Dom Casmurro

by Machado de Assis

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XCVII - The Exit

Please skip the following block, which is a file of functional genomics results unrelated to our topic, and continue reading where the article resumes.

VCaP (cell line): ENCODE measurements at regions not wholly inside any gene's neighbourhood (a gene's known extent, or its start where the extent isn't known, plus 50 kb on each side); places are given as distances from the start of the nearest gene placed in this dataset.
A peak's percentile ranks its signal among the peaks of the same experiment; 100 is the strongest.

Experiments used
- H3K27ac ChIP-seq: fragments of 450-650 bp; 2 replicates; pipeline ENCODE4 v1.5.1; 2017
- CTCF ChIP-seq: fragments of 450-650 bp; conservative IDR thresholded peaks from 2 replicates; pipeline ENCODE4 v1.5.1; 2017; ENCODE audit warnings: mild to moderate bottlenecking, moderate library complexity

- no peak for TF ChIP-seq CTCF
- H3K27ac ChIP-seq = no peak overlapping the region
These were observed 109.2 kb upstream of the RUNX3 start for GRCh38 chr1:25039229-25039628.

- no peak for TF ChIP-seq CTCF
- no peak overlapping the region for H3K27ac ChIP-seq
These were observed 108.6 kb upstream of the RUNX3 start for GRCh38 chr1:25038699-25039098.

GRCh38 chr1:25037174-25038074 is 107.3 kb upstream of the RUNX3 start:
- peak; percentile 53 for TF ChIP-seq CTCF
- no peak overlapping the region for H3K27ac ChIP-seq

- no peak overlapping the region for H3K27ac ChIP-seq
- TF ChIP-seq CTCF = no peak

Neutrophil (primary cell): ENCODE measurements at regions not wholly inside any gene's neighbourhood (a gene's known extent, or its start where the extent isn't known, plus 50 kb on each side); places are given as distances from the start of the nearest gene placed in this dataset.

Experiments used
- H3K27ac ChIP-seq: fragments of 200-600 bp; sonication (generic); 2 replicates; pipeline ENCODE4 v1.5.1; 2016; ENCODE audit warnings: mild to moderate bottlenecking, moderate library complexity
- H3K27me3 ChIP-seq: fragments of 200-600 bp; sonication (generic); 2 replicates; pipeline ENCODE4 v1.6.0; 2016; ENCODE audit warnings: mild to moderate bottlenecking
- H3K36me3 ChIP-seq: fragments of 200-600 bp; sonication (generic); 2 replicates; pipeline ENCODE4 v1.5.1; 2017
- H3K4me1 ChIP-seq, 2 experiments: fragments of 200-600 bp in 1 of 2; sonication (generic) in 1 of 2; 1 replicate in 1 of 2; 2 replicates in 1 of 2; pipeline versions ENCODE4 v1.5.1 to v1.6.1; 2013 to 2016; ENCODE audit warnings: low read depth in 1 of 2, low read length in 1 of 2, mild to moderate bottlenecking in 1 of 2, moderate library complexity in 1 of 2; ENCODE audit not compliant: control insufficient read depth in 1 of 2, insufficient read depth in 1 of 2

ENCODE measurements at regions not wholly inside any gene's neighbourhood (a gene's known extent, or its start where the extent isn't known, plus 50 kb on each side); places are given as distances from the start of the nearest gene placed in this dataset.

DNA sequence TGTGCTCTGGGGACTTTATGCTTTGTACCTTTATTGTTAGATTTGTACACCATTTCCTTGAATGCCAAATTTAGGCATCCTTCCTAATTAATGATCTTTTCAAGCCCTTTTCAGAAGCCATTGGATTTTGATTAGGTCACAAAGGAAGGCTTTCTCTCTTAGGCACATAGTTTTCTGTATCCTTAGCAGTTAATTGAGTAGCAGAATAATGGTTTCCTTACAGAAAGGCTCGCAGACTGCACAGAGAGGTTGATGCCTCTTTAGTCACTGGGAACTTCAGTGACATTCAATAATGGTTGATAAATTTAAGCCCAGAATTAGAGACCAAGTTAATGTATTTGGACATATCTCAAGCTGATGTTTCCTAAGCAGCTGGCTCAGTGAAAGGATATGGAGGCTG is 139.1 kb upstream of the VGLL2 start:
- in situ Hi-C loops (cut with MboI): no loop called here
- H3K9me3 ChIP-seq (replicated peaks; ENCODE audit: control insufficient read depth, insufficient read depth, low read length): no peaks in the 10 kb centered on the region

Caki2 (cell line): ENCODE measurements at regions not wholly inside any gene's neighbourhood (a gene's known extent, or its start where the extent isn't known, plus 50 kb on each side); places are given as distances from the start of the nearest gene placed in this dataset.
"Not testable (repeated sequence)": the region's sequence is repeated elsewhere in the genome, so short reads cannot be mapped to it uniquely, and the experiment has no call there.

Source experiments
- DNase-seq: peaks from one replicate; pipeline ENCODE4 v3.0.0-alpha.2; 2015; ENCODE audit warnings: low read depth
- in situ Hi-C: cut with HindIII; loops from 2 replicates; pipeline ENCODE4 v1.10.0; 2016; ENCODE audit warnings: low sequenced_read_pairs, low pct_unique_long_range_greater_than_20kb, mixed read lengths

Everything has been done in this way. My mother hesitated a little, but she gave in, after Father Cabral, having consulted the bishop, again said to him, "Yes, it could be. I left the seminary at the end of the year. It was just over seventeen ... Here must be the middle of the book, but the inexperience made me go beyond the penna, and I reach almost to the end of the paper, with the best of the narration to say. Now she no longer has to take her to big strides, chapter on chapter, little amendment, little reflection, all in summary. Already this page is worth for months, others will be worth for years, and thus we will arrive at the end. One of the sacrifices I make to this harsh necessity is to analyze my emotions of the seventeen years. I do not know if you've ever been seventeen years. If so, you must know that it is the age in which half of the man and half of the boy form a curious one. I was a curiosissimo, would say my added Jose Dias, and would not say bad. What this superlative quality gave me could never say it here, without falling into the error I have just condemned; the analysis of my emotions of that time was that it was in my plan. As a son of the seminary and of my mother, I already felt, under the chaste recollection, a certain amount of petulance and daring; were of the blood, but they were also of the girls who in the street or of the window did not let me live socegado. They thought me beautiful, and they said to me; some wanted to take a closer look at my beauty, and vanity is a principle of corruption.


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